Sometimes things come out the way they should.
Home sweet home Latest site info Poetic stuff Serious stuff Funny stuff Topical stuff Alternative stuff Shakespearian stuff Musical stuff
  click here for a "printer friendly" version

At The Mall. By Martin Green.


     The well-dressed couple entered the mall.   She was perhaps in her 60’s; he was probably five or six years older.   She was petite with a round face;   he was tall, a little over six feet, and broad, with a white Van Dyke beard.    He held the door open, then, after they were inside, held out his arm for her to take.   She looked up at him and smiled.   Several other people, observing them, also smiled; they were so obviously a devoted couple.

     “Are you sure you’ll be all right?” she asked.

     “I’ll be fine.  I’ll sit in one of these chairs here.  They put them out for husbands to sit on while their wives go shopping.”

     “I won’t be long.”

     “Take your time.  I’ll read the paper.”

     “I’ll be back in less than half an hour.”

     “Good.  Happy shopping.”

     He sat down in an armchair that wasn’t quite as comfortable as it looked.   Maybe the mall people didn’t want people. to sit too long.   He looked at the front page of his paper, then observed the people passing by.   He noticed a high school girl with long brown hair walking across the lobby area.  Why wasn’t she in school?  She was a good-looking girl, even in those ugly clothes she was wearing.   And those ugly shoes.   Why would anyone want to wear them?

     Who did she remind him of?  Betty Mazurky.   He’d had a crush on her all through high school.  He’d never once spoken to her.   What would have happened if he did?   Probably nothing.     Then there was that German girl he’d met when he was over there in the Army.  What was her name?  Greta, that was it.  He’d thought he was in love with her, had even made plans to bring her back to the States.   But her parents, not to mention his, had objected, luckily.   How young he’d been then.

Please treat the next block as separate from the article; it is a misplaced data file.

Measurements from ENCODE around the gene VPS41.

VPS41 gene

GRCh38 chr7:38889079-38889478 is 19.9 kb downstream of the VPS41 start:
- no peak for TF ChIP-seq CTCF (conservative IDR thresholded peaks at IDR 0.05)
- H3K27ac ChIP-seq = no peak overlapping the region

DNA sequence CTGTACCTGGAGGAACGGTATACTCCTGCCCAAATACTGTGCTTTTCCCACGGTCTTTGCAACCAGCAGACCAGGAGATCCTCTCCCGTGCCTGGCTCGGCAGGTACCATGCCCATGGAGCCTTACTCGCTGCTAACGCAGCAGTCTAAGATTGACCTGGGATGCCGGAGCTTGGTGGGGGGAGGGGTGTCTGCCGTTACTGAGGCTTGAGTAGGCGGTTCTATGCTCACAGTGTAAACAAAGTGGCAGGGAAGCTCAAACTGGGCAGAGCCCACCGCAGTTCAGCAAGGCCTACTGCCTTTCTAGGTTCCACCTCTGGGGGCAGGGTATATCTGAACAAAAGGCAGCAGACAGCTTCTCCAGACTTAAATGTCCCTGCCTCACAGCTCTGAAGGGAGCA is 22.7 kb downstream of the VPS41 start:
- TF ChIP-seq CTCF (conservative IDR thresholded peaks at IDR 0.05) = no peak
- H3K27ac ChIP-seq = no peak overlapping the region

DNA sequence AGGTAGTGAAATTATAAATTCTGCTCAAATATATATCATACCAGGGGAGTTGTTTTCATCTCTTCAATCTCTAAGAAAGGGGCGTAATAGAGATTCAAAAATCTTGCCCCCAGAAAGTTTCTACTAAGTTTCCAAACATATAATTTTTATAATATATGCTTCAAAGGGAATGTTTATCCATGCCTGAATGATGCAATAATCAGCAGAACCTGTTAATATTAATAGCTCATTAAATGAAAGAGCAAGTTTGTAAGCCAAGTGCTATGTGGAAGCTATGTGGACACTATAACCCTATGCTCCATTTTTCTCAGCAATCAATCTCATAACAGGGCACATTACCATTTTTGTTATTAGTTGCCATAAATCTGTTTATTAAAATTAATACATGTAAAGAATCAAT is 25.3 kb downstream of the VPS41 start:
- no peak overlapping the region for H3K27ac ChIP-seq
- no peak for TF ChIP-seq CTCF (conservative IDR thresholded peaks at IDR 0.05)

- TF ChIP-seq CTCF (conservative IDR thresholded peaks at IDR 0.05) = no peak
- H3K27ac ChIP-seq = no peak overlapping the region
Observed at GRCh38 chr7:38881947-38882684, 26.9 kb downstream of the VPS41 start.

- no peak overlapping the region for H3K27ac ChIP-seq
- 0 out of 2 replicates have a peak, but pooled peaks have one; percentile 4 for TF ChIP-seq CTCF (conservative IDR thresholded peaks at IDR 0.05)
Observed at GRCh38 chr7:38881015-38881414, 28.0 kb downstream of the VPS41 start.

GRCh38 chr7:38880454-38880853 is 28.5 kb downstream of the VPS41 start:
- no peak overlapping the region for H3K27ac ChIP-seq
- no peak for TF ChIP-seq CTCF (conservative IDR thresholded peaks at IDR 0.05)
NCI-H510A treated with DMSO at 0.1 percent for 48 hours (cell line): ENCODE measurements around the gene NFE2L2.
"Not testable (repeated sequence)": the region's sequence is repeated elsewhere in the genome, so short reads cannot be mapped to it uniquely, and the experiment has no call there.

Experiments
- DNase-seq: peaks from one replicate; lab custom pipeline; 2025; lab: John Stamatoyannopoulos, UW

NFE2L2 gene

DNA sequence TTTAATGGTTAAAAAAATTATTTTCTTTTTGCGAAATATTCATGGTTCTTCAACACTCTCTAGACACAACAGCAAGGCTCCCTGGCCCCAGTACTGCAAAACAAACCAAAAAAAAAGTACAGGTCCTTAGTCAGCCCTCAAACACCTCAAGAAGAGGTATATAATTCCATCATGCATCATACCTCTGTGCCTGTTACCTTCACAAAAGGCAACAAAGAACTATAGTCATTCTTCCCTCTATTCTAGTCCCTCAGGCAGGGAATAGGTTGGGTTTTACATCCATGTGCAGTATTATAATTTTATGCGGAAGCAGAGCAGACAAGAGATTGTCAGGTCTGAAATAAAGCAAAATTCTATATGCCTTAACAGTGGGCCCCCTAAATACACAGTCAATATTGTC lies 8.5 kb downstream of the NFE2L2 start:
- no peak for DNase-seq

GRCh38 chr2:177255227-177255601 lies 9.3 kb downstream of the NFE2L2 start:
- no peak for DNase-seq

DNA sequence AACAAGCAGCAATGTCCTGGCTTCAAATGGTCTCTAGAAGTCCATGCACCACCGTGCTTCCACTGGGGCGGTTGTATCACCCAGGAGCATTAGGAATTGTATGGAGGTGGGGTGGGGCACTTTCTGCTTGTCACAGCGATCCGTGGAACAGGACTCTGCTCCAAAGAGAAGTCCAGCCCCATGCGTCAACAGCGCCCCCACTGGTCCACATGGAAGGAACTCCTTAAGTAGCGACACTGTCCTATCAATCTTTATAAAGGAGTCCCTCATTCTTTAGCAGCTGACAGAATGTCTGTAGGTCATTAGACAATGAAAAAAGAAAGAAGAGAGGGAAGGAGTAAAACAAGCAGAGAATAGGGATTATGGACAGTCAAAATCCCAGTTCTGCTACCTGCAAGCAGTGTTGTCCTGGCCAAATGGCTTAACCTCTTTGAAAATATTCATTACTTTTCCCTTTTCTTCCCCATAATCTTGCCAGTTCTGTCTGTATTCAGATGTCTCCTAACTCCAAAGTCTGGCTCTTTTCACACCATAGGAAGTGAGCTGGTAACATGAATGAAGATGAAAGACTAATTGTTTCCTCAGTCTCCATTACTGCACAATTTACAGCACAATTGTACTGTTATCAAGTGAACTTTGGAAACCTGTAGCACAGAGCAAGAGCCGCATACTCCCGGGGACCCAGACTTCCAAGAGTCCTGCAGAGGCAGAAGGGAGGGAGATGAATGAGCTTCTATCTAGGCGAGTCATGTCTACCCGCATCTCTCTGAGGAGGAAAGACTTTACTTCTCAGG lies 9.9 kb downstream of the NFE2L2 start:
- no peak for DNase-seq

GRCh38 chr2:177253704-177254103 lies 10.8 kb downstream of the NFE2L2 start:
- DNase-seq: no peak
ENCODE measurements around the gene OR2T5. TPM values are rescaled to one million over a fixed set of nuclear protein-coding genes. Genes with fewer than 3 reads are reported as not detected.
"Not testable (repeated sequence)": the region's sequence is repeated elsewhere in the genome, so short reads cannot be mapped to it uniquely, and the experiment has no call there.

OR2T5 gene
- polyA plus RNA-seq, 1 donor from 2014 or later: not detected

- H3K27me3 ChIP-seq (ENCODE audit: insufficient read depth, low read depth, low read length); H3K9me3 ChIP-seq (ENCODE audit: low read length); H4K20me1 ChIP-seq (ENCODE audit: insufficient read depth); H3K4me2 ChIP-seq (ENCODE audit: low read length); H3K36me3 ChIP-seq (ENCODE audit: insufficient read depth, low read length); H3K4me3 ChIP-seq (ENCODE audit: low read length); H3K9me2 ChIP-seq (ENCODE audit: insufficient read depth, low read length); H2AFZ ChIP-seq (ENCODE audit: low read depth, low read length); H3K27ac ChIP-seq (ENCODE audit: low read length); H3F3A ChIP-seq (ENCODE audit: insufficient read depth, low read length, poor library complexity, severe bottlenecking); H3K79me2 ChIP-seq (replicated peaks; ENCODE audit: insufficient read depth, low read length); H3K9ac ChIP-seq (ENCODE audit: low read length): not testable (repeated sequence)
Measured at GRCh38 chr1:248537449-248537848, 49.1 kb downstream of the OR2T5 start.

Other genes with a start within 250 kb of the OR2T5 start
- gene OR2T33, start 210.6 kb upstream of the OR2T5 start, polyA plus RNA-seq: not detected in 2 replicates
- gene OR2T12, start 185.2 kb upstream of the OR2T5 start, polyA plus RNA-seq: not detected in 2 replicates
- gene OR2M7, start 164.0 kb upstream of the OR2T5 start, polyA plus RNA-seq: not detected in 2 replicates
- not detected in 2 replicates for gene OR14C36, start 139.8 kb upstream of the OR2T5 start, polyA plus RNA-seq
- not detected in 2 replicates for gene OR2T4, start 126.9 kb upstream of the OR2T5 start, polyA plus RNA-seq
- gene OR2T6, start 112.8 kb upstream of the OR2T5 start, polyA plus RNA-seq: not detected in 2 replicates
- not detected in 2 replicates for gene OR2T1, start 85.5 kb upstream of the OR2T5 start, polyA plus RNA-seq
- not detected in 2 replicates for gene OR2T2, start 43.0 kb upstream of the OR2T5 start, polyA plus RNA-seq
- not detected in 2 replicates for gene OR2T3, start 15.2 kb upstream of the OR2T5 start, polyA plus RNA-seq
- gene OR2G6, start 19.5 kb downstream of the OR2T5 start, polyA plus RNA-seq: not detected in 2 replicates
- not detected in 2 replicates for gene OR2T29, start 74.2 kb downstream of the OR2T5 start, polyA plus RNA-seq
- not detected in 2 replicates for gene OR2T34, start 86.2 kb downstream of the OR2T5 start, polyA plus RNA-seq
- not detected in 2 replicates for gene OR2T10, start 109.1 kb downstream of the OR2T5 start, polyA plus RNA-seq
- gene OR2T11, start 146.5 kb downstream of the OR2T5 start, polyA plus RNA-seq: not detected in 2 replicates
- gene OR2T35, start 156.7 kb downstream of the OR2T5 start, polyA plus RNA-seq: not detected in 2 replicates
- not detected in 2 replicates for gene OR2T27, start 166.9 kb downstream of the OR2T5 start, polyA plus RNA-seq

What had started him thinking about this?  The women in his life.   Not many, but there was one.   Carolyn Ross.   He’d met her in his first job, at the advertising agency.  She was a copywriter, could have been a model.   She was smart, beautiful, unobtainable, out of his reach.  But they’d been thrown together on a campaign and for some reason she seemed to like him.   And he was in love with her, at least so he’d thought at the time.   When, as was inevitable, she told him, gently, she was “involved,” that was the word she’d used, he’d been crushed.   Was that why he’d gone out to California?   Maybe, although he’d never told that to anyone.   Then he’d met  his wife, had children, grandchildren.   Was it all because he hadn’t been able to win Carolyn Ross?  

     “Are you all right?”   His wife was standing in front of him, holding a shopping bag.

     “Yes.  I’m fine.”

     “You had such a funny look.   As if you were miles away.”

     “No, I’m right here.   Did you find what you wanted?”

     “Yes, and it was on sale.”

     “Good.”   He rose and they left the mall, she holding his arm, a petite lady in her sixties, he a tall, broad gentleman with a white Van Dyke beard, a couple obviously meant to be together.


© is reserved by the author. Please do not reproduce it without consent.


© Winamop 2007